Despite the many challenges facing its population, Haskin Elementary School has demonstrated that with an effective Turnaround plan, low-performing schools can significantly increase student achievement. Following the first year of its Turnaround model with Lindamood-Bell, the percent of 3rd graders at proficiency in reading increased from 28 percent to 41 percent.

After the second year, 3rd graders have increased from 41% to 76% proficient/advanced. In two years, Haskin’s 3rd graders have made a 48-point improvement, the largest of any school involved in the School Improvement program in the state.

Principal Kathy Kulp observed, “Lindamood-Bell has had an enormous impact on our school and on our students. The training our teachers received impacted all areas of their instruction and led to increased student achievement across the content areas.”

All instructional staff, including the school principal and Director of Instruction for the district, received Lindamood-Bell® professional development in programs that develop reading and comprehension. Lindamood-Bell’s sensory cognitive programs are integrated throughout the school’s curricula and Response to Intervention (RtI) framework.

Lindamood-Bell’s professional development model includes job-embedded support for all teachers. District Superintendent George Welsh noted that “having somebody who is here, living in the community, spending the extra hours with you, who you can go to for an immediate answer, who, when you have a teacher struggling can go to support them, that’s an outstanding model.”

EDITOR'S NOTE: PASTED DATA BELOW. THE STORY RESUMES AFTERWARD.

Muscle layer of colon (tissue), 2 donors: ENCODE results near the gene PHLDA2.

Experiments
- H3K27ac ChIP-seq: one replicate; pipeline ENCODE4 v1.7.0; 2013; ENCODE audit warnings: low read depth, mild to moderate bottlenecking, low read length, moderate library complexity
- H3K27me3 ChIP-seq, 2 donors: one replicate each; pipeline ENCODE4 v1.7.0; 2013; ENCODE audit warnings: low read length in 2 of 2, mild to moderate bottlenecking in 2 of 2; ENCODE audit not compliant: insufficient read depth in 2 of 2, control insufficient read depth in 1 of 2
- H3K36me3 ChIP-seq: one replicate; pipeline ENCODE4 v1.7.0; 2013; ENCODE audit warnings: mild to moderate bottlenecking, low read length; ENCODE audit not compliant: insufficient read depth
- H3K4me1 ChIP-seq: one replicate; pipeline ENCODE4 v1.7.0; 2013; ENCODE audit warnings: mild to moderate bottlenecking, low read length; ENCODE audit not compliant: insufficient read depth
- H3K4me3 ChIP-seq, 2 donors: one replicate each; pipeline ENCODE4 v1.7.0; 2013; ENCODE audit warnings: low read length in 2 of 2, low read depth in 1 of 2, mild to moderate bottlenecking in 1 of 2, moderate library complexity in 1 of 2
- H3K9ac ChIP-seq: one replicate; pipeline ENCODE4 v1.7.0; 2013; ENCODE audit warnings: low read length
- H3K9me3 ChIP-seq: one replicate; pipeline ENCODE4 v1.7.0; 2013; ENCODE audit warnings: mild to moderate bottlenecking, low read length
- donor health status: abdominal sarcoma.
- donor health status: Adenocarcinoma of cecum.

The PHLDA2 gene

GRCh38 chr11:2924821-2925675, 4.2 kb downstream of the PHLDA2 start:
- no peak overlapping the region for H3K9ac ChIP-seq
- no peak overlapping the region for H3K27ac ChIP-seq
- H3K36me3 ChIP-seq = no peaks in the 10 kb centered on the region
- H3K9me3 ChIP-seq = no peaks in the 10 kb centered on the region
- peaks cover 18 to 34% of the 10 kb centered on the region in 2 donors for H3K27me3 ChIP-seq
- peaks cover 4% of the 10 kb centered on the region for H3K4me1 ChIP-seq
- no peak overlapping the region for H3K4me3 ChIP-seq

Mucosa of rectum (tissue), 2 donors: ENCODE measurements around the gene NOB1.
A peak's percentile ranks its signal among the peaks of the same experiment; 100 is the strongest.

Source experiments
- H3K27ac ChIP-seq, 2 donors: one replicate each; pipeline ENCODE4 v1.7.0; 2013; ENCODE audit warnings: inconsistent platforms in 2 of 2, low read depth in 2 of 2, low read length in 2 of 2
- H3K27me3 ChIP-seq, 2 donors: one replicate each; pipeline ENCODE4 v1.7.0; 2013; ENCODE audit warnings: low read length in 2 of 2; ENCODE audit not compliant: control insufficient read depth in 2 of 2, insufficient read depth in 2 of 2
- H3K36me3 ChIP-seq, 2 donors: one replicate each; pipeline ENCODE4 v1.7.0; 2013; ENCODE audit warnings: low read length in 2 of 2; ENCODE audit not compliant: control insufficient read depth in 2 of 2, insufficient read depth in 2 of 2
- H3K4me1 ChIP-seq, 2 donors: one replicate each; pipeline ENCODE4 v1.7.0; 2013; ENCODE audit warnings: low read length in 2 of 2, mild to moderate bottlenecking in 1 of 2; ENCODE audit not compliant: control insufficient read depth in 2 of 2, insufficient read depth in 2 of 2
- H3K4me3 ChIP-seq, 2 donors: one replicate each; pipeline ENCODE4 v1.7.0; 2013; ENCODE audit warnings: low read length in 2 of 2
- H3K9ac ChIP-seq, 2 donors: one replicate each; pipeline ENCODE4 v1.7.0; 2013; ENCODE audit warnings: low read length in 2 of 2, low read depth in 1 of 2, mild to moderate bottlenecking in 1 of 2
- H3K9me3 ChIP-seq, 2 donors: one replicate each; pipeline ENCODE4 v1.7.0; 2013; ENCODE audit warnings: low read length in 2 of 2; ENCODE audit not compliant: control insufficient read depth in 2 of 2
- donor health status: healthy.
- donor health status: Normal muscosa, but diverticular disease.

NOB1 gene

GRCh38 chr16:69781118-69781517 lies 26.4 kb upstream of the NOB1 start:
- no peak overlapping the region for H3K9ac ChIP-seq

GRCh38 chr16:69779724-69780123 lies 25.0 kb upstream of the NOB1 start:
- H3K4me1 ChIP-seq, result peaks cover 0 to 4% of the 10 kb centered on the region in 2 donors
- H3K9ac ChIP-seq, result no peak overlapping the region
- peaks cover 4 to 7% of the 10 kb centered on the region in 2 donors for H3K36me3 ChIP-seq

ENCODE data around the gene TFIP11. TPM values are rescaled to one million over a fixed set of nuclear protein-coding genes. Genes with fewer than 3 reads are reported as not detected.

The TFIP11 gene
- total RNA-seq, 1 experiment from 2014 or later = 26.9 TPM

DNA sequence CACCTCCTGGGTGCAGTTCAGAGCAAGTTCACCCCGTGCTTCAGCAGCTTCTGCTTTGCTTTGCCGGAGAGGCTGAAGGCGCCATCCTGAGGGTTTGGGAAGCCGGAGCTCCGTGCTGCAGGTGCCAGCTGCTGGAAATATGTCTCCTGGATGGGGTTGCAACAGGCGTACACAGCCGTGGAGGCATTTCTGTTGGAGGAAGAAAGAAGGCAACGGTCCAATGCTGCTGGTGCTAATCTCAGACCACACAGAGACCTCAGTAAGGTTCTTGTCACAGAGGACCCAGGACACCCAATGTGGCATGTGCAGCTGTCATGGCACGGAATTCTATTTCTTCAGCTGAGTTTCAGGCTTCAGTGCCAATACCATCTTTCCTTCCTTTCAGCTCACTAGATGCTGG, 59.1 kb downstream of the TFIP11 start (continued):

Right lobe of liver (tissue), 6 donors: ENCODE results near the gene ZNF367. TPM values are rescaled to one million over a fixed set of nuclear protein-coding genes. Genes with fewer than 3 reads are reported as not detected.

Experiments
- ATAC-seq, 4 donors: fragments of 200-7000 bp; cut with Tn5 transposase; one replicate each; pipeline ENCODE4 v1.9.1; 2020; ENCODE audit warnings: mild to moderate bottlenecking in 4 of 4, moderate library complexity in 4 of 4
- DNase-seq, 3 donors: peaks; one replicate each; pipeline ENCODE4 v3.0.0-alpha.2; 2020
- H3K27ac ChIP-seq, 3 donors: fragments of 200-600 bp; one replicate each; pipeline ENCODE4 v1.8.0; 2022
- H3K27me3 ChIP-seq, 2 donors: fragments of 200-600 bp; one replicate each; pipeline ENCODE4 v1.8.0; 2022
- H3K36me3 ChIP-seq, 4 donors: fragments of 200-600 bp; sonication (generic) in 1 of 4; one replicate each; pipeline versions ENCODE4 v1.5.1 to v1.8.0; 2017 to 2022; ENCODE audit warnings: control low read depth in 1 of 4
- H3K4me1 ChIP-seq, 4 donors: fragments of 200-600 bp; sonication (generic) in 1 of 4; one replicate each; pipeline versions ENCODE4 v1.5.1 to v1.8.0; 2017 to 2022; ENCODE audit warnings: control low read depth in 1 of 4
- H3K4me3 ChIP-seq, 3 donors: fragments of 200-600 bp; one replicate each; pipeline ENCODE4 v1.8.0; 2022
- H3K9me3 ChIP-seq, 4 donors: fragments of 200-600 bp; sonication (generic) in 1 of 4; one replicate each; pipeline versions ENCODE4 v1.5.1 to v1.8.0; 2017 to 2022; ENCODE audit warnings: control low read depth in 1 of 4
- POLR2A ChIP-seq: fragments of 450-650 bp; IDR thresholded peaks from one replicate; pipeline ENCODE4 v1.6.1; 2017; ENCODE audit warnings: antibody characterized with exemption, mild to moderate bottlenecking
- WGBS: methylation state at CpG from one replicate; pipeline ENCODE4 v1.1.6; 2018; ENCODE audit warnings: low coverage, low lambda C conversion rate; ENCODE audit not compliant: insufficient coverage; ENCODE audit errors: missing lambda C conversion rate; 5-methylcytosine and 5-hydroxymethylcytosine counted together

Haskin is now focusing on sustaining their success. Several instructional leaders in the school have completed the Lindamood-Bell® Certification program, aimed at increasing teacher effectiveness and maintaining program fidelity. One of those instructional leaders, Melissa Garcia, is confident about reaching every student in the building: “I truly believe that choosing to implement Lindamood-Bell at Haskin Elementary was a great decision. Our students are being challenged more than ever before and our teachers have the tools, the metacognitive strategies, and support to reach them.”Image

World-renowned Researcher to Study How Reading Instruction Affects Children’s Brains

Researchers at the Massachusetts Institute of Technology have initiated a study designed to explore the predictive value of neuroimaging for reading intervention with early elementary students. Principal Investigator Dr. John Gabrieli is the director of the Athinoula A. Martinos Imaging Center at the McGovern Institute in addition to holding a faculty appointment at MIT. Dr. Gabrieli says of the study, “This is an exciting opportunity to deliver intensive reading instruction to children at the young ages when such instruction is thought to be most beneficial, and to use the neuroimaging to better understand which children most benefit from this instruction.”

The Summer Time Adventures in Reading and Teaching project
will include selection of beginning readers at-risk for reading difficulties. The students will receive six weeks of intensive instruction using the Seeing Stars® program to improve their reading skills. Seeing Stars is designed to stimulate symbol imagery and to develop reading skills including phonemic awareness, word recognition, and fluency.